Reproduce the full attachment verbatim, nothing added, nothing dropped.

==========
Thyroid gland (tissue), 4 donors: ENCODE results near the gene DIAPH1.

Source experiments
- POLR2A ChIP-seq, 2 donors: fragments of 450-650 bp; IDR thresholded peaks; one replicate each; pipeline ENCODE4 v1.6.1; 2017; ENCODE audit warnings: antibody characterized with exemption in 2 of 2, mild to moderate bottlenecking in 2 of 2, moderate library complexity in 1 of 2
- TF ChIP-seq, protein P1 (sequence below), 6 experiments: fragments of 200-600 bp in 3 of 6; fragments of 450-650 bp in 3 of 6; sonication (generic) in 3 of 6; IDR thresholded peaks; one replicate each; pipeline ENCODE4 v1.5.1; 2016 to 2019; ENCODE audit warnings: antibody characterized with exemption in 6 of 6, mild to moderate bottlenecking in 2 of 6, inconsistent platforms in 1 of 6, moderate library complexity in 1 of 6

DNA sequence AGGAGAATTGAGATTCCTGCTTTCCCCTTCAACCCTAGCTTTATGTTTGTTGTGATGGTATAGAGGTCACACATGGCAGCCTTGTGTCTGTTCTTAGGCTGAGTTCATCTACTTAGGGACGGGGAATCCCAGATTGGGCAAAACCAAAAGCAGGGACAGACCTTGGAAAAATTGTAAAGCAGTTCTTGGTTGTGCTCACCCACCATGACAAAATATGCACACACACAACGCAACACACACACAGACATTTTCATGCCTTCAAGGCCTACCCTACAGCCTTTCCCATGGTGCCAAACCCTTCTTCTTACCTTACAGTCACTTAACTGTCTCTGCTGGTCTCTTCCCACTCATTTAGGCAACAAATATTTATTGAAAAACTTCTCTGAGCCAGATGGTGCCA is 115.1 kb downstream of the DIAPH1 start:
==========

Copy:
Thyroid gland (tissue), 4 donors: ENCODE results near the gene DIAPH1.

Source experiments
- POLR2A ChIP-seq, 2 donors: fragments of 450-650 bp; IDR thresholded peaks; one replicate each; pipeline ENCODE4 v1.6.1; 2017; ENCODE audit warnings: antibody characterized with exemption in 2 of 2, mild to moderate bottlenecking in 2 of 2, moderate library complexity in 1 of 2
- TF ChIP-seq, protein P1 (sequence below), 6 experiments: fragments of 200-600 bp in 3 of 6; fragments of 450-650 bp in 3 of 6; sonication (generic) in 3 of 6; IDR thresholded peaks; one replicate each; pipeline ENCODE4 v1.5.1; 2016 to 2019; ENCODE audit warnings: antibody characterized with exemption in 6 of 6, mild to moderate bottlenecking in 2 of 6, inconsistent platforms in 1 of 6, moderate library complexity in 1 of 6

DNA sequence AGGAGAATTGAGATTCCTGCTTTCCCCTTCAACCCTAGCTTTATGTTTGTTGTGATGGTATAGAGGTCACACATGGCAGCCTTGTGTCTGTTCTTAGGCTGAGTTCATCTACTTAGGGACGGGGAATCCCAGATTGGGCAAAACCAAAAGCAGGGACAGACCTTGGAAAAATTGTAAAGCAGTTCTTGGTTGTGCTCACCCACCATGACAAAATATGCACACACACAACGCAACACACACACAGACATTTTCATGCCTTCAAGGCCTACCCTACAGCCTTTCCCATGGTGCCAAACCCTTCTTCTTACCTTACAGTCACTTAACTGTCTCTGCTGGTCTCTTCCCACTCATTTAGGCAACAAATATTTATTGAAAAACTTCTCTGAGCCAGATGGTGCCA is 115.1 kb downstream of the DIAPH1 start: